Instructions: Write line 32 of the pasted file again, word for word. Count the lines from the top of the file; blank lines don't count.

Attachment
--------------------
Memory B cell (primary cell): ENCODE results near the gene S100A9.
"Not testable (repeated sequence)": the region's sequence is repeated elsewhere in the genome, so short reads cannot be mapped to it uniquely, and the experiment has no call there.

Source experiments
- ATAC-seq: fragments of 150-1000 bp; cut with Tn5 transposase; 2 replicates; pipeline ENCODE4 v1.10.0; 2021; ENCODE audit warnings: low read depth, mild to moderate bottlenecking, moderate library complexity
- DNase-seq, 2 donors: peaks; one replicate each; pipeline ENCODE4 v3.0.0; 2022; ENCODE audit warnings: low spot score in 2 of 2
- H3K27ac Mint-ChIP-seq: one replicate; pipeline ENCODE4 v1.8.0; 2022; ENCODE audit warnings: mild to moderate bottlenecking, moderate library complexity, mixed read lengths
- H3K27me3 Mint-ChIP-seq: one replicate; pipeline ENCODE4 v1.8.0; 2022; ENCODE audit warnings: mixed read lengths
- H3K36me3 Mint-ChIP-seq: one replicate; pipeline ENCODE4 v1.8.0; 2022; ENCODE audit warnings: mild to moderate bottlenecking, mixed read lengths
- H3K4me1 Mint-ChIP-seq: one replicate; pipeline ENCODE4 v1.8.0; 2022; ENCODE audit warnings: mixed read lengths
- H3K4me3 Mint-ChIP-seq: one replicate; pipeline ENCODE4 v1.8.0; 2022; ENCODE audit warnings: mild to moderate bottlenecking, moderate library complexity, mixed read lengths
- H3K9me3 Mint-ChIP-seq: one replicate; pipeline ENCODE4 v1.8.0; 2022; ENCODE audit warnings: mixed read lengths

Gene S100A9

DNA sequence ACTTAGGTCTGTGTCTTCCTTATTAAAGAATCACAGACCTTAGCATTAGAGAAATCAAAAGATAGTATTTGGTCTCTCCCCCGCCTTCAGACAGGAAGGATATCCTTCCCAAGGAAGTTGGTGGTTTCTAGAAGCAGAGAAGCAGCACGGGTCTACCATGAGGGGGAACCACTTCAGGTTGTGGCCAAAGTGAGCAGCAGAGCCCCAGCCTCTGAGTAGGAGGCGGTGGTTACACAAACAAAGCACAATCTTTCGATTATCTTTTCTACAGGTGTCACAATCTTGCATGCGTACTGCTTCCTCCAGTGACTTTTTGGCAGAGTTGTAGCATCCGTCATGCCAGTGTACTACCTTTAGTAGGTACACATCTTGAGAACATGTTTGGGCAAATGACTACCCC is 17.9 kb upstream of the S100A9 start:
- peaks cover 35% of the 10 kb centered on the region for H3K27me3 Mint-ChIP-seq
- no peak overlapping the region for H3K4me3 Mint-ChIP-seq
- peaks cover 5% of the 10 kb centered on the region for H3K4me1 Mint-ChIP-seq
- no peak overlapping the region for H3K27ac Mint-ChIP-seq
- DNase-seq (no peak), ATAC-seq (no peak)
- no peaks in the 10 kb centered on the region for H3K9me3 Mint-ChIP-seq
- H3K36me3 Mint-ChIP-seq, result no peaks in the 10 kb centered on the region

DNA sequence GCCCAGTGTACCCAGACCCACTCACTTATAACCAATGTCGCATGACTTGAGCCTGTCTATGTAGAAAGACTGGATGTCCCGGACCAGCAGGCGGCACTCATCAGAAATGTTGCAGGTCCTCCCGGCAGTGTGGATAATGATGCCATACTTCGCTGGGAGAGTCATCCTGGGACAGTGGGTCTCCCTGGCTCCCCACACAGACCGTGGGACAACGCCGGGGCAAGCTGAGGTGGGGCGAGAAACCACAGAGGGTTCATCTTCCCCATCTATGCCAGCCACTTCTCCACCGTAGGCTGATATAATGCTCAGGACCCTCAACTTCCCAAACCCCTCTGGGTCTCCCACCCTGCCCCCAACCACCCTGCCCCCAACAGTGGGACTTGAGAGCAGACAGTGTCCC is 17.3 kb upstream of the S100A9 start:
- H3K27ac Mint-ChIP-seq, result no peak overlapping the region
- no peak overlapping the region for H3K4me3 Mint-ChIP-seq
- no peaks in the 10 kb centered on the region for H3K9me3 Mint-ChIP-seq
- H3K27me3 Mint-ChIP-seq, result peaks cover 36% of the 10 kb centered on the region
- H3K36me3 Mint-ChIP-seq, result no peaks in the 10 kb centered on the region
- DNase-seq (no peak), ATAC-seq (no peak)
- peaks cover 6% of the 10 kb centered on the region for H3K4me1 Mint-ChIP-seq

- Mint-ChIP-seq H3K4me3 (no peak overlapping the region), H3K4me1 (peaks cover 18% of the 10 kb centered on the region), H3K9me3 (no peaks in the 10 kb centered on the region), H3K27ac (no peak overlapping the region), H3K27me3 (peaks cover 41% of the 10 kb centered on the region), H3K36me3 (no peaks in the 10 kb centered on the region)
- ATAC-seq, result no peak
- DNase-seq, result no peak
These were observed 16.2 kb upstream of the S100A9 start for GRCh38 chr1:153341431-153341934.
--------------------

These were observed 16.2 kb upstream of the S100A9 start for GRCh38 chr1:153341431-153341934.